On the Road Again – Corning, NY to the Grand Canyon of Pennsylvania

On the Road Again – Corning, NY to the Grand Canyon of Pennsylvania

We had begun the morning with a sumptuous breakfast in the Gaffer District of Corning, NY and then enjoyed ourselves visiting the Rockwell Museum of Western Art. Now it was time to fill up with gas, take a last look at some of the interesting old buildings of Corning and head south the 25 miles or so to a completely different type of surroundings.

Christ Church (Episcopal)

The Frank B. Howes Scottish Rite Cathedral

New Yorkers complained about the gas prices but they were about 20% less than they were in Ottawa so we weren’t complaining about what we paid until we drove south into Pennsylvania and found out that Pennsylvania gas prices were even less expensive.


There a few one-way streets and divided roads in Corning and to go south we first had to go west but eventually we got our orientation sorted out and headed south to Pennsylvania.

Officially known as the Commonwealth of Pennsylvania rather than as the State of Pennsylvania, the area of Pennsylvania that we were heading to was also refer to as the Wilds.  We were on Highway 15 heading south and conditions for traveling were excellent. We encountered a bit of traffic congestion at one point enroute where a highway crew was patching potholes but we were soon past that bit of older roadway and back out onto the divided highway with open valley vistas.

We were soon across the order into Pennsylvania where we stopped at their large “Welcome Center” looking out over the broad valley and the Tioga-Hammond and Cownesque Lakes Project.

To control flooding downstream from this location, the U.S. Army Corps of Engineers built a couple of dams and associated control structures to provide flood protection on the North Branch of the Susquehanna River.  In particular, the structures were designed to mitigate the serious flooding of the variety that affected the downstream communities of Tioga, Corning and Elmira when Hurricane Agnes dumped 7 inches of rain in the Pennsylvania area in 1972.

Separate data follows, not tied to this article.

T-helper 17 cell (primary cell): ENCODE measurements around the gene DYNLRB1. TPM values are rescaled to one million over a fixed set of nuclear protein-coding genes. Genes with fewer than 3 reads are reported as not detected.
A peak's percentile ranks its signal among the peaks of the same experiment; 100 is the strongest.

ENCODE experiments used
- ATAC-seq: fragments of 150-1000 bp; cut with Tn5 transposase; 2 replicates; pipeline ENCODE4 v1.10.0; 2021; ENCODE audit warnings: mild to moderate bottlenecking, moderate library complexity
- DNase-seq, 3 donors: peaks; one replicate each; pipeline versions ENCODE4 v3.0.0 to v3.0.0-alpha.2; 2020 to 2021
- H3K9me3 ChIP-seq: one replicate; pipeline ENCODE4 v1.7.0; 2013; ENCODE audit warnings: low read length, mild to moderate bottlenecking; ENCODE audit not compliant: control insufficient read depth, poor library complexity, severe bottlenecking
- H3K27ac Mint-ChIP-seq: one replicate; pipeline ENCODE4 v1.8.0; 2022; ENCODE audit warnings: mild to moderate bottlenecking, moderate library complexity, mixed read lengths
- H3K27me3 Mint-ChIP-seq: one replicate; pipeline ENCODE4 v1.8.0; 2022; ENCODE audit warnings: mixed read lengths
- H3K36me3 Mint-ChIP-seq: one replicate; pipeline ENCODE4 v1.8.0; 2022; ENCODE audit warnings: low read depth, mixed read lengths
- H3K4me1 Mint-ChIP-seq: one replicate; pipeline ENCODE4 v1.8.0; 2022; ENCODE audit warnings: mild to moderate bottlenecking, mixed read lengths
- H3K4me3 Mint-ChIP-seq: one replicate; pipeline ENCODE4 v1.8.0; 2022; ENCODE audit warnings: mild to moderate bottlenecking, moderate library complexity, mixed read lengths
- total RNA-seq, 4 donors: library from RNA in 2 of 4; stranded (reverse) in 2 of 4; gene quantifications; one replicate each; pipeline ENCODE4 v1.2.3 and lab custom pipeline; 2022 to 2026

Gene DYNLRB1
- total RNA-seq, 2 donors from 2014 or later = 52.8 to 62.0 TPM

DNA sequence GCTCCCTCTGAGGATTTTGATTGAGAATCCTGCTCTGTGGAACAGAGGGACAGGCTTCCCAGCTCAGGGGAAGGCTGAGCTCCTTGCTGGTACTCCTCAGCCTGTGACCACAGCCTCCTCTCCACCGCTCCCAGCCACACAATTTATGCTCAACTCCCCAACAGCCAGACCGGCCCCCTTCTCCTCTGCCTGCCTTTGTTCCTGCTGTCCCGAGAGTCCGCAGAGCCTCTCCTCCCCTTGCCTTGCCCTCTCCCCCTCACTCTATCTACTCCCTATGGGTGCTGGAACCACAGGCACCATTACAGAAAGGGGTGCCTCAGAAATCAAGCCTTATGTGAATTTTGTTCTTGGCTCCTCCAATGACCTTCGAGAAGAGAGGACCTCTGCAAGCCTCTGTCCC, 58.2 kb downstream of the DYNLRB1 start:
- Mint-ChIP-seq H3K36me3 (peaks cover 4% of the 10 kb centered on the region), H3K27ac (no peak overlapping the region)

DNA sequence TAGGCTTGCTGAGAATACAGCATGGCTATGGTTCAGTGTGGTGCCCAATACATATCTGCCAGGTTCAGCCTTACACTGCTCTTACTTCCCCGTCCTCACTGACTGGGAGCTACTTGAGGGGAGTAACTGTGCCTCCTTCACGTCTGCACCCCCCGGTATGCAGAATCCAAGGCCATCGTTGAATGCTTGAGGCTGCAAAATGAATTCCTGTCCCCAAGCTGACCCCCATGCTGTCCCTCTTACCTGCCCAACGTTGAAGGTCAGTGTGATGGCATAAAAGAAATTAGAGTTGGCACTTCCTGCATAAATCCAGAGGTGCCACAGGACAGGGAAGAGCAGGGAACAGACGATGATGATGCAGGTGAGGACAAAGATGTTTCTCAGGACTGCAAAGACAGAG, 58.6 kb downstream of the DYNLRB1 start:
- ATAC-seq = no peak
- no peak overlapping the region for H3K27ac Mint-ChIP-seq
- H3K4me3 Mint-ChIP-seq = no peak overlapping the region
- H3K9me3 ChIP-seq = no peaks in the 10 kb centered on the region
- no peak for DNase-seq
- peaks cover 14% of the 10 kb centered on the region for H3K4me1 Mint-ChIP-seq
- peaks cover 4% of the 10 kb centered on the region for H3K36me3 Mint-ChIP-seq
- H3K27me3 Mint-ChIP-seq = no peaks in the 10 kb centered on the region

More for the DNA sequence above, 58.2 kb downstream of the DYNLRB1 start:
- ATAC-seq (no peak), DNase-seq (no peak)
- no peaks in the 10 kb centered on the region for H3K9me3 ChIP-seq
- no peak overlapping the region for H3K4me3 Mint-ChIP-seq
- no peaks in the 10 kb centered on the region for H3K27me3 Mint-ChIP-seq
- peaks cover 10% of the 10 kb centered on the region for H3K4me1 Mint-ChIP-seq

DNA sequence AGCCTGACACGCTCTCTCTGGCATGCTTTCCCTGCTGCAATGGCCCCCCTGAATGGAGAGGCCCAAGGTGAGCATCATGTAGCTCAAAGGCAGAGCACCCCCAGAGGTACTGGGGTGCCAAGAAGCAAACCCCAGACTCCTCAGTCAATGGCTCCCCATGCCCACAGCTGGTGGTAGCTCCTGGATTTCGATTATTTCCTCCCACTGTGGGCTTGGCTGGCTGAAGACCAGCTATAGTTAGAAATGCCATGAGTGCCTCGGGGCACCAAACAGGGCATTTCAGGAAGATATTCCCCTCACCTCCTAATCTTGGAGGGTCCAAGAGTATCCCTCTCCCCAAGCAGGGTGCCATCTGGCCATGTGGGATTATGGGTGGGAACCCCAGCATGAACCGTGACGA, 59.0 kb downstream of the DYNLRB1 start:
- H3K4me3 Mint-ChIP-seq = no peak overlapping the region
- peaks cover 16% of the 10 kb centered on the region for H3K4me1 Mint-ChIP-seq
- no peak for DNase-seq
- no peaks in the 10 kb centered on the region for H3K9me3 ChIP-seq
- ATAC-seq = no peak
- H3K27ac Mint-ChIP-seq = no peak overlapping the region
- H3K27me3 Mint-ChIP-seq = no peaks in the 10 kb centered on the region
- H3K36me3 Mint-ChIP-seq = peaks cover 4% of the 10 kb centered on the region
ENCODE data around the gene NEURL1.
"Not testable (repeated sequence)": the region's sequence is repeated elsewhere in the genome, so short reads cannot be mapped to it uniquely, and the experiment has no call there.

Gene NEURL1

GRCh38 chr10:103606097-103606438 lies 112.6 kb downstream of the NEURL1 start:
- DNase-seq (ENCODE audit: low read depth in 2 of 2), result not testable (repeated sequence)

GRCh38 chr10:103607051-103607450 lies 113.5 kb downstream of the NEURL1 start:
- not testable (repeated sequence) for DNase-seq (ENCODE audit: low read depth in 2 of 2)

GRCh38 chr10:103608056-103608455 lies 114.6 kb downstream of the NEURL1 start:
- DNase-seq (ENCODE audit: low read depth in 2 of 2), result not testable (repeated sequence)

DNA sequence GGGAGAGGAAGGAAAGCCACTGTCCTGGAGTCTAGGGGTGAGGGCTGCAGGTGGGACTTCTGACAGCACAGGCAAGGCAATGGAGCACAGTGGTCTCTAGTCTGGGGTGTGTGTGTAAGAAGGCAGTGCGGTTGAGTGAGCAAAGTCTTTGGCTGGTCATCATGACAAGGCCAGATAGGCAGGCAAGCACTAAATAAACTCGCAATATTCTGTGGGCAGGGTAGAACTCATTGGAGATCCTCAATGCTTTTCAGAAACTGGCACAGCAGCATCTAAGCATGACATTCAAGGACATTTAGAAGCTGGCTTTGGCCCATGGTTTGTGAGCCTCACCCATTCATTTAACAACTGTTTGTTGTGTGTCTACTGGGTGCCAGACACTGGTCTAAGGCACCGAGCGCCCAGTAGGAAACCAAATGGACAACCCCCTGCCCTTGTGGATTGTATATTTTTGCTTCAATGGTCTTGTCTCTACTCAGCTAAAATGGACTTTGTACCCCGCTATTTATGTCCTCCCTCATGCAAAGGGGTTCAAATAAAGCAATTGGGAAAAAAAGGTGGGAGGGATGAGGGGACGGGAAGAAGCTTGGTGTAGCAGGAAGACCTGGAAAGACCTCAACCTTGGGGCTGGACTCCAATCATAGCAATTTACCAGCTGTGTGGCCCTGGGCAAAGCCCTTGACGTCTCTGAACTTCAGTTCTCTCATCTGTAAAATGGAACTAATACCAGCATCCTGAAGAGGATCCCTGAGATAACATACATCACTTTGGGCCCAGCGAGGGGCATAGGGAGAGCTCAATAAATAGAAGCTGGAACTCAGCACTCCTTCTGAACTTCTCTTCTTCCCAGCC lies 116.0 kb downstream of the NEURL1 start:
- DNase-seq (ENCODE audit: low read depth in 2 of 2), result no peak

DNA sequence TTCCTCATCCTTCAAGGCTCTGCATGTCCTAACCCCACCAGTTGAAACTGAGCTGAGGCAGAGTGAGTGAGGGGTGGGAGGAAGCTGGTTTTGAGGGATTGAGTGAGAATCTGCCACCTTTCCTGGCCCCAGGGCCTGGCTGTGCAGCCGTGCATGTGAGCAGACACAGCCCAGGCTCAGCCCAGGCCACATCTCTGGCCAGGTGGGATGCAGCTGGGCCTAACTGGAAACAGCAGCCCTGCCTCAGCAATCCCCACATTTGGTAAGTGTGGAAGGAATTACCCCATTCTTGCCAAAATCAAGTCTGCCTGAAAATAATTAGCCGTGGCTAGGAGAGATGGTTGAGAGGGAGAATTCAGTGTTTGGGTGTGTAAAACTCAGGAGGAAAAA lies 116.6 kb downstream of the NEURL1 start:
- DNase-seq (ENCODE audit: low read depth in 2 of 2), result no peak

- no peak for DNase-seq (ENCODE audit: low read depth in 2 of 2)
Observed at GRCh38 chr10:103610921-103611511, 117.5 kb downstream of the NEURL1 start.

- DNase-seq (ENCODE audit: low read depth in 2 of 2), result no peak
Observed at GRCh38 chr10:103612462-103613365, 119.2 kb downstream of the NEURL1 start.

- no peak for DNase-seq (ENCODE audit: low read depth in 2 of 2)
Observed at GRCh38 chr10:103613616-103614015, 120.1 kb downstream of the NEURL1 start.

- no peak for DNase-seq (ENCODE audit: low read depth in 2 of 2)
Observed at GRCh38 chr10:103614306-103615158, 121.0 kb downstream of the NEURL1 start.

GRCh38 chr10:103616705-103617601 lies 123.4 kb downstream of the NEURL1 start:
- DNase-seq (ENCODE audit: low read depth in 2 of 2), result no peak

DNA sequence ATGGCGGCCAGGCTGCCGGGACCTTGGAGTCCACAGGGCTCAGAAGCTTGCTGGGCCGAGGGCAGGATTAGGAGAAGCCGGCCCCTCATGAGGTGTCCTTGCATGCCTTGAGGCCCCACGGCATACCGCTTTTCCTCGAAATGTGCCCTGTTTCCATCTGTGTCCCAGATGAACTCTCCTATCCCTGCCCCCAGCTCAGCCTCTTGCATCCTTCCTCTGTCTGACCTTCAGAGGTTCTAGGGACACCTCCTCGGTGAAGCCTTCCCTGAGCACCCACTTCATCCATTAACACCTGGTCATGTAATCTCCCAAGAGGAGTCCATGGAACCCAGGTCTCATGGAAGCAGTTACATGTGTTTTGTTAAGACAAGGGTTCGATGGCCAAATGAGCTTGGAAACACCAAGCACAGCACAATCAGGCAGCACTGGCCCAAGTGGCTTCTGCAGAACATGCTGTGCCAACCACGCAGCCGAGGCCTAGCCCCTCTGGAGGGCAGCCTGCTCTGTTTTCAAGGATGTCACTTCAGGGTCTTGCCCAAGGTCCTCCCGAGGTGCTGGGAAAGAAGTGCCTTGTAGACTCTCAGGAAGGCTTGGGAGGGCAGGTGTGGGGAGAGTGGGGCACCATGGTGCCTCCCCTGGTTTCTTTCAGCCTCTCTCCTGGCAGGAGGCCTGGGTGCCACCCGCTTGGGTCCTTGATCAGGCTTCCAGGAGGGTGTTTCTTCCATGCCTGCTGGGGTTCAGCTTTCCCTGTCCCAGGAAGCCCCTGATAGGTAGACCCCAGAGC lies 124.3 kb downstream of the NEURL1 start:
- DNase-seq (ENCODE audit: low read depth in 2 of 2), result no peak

The welcome center itself is well designed with an open concept and more than enough vacation information to overwhelm even a pamphlet collector like me. We used their visitor services to book a bed a breakfast location for the night and were soon on our way to our next stop Mansfield PA . As we traveled south, Spring was taking over and everything was turning green. I did find one fire hydrant, though, that needed a Spring makeover and paint job :-).

Mansfield is ideally located as a gateway for visitors wanting to visit the Grand Canyon of Pennsylvania and for hikers and cyclists wanting to travel along the rail trail through the canyon alongside the banks of Pine Creek.  In recent times, it  has also become one of the hubs for the seismic testing and natural gas fracking operations in this area of Pennsylvania. This increased industrial exploration and development activity has been beneficial, no doubt, for the local economy, but has also put additional pressure on the available lodgings.  Summer vacationers beware! Book ahead, if you want to stay overnight in the area.



About Ron

Ron has long had an interest in photography and traveling and, in recent years, has had more time to devote to both activities. Long a Pentax user, Ron switched to Nikon gear when he went digital. The advent of the digital SLR camera, and the ease of the internet blogging process, has provided a venue for sharing his photography and travel experience at the local, national and international level. More about Ron
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